In 1992, in the first months in our new home – the last house in West Croydon – disposable income was, erm, non-existent. We made do with what we had been gifted, inherited, accumulated while renting and borrowed. Working in Croydon, I used to browse the homeware departments of Debenhams and Allders during my lunchbreak and created a mental wish list of the crockery, cutlery, pans and kitchen gadgets I would buy when money became less tight. In the intervening 25 years, despite having purchased more china and ceramic plates, dishes and bowls than you can shake a stick at and owning Le Creuset cookware in three colour ranges, the wish list has grown, not shrunk. How does that even happen?
Sitting for several years in the “most desired” spot at the top of the wish list was Portmeirion Pottery’s Botanic Garden. I fell in love with this range of tableware. Susan Williams-Ellis’ designs were classical and the plant, butterfly, bee and ladybird decorations were full of life and beautifully executed. When the opportunity arose, I bought some. I also asked for pieces for Christmas and birthdays and had a lovely little collection after a few years. Somewhere in this period, someone, possibly me, possibly my parents or future parents-in-law, bought me the Portmeirion Book of Entertaining, a hardback collection of 140 recipes for both “formal and informal entertaining”. Published in 1990, the book offers recipes, indeed whole menus, for an array of occasions, from weekend brunch parties to afternoon teas by the hearth (how very hygge). The completed dishes are styled and photographed in Portmeirion’s Botanic Garden and Pomona ranges.
I would describe the recipes as “fancy traditional” (and some are fabulously dated): smoked haddock kedgeree; devilled kidneys; smoked salmon mousses; paupiettes de veau; turkey escalopes with plums; champagne syllabub and tropical pavlova. Reviewing the book through the lens of veganism, an overwhelming percentage of the recipes not only include, but have at their heart, meat, or poultry, or fish, or seafood, or dairy, or eggs. This presented me with much more of a challenge to convert to purely planted-based. I got there though.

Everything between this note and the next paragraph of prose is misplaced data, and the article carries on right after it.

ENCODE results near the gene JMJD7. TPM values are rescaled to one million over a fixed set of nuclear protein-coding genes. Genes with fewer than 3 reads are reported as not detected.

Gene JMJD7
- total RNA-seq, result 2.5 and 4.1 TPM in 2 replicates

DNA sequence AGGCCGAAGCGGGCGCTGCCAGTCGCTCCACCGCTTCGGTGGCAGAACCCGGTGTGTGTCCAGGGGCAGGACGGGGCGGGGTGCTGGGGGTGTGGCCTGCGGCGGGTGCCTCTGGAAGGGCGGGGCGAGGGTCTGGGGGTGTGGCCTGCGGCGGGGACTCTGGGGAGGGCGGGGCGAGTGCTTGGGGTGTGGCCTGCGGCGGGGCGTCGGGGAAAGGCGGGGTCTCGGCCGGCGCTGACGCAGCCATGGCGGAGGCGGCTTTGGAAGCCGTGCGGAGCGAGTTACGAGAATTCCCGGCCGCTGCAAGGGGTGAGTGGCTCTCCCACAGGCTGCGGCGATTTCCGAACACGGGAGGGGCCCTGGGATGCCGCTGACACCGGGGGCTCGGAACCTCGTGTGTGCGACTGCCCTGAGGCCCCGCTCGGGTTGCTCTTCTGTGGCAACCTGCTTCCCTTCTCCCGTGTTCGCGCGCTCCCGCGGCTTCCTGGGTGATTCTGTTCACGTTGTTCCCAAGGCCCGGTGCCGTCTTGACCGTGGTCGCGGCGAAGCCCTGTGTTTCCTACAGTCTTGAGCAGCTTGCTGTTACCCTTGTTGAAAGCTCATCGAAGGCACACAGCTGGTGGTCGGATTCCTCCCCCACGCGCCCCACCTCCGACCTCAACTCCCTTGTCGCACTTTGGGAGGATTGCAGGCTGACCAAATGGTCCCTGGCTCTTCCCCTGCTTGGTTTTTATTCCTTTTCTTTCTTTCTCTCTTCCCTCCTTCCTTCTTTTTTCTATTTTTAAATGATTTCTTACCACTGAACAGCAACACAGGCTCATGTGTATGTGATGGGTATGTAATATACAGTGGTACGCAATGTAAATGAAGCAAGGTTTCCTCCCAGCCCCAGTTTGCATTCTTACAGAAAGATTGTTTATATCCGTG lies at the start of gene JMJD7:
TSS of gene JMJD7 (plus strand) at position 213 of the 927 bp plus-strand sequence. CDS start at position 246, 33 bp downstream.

A butternut squash, put into my Ocado basket at the beginning of the month as it was on special offer and which has been propped in the fruit bowl since (a squash in a fruit bowl; what madness is this?) prompted me to try Portmeirion’s recipe for pumpkin gratin. And thinking of my lovely boy, Will, who is away at uni, and whom I am missing, led me to try the marbled chocolate teabread recipe; Will and I used to make another marbled cake recipe when he was a kid and we used to have fun swirling the light and dark batters together to create the marbling.
Both recipes turned out pretty well. Five of the gratin’s ingredients – olive oil, onion, pumpkin, fresh thyme, ground pepper – are vegan, and it was simple enough to switch the sixth, Parmesan, for vegan “fakesan sheese”. I also mixed some nutritional yeast flakes with the fake cheese for a taste boost; if you haven’t yet tried nutritional yeast, do! My butternut squash came up light, by 300g, on the amount of pumpkin called for in the recipe but fortunately I had half a loaf of stale bread so topped the dish with breadcrumbs for extra ballast. A tasty dinner, served with steamed greens, and enough left over for Steve to have as his meal another evening in the week.
The marbled chocolate teabread required more adaptation: vegan margarine for butter; egg replacer for the four eggs; vegan plain chocolate for the 75g of chocolate listed in the recipe. The light (non-chocolate) half of the batter was flavoured with orange zest, orange juice and a few drops of orange-blossom water. Taste-wise, the orange and chocolate halves, together, were delicious. Texture-wise, I wish I’d used apple puree to supplement the powdered egg replacer, as the teabread was a bit crumbly. I notice that, bar a few crumbs, it has disappeared from the cake tin while I’ve been working away from home this week, so I conclude the texture didn’t hinder the eating too much.
I’ve enjoyed rereading this cookbook and looking at the photographs; the styling looks busy and cluttered compared to contemporary tastes. As I’ve read, I’ve taken great pleasure reminiscing about our early days at the house in Croydon and about how I gradually moved away from the floral decorations of the Botanic Garden range to plainer china. The very large, and very heavy, 13-inch Botanic Garden salad bowl I bought lives on; it has been re-purposed as my cake and pancake mixing bowl. I have also been thinking about how, more recently, the family spent a very special weekend at the whimsically delightful Portmeirion Village; my brother and sister-in-law married there at Easter 2014.
In parting, I share with you a thought that I have been pondering all week: when is a cake a teabread?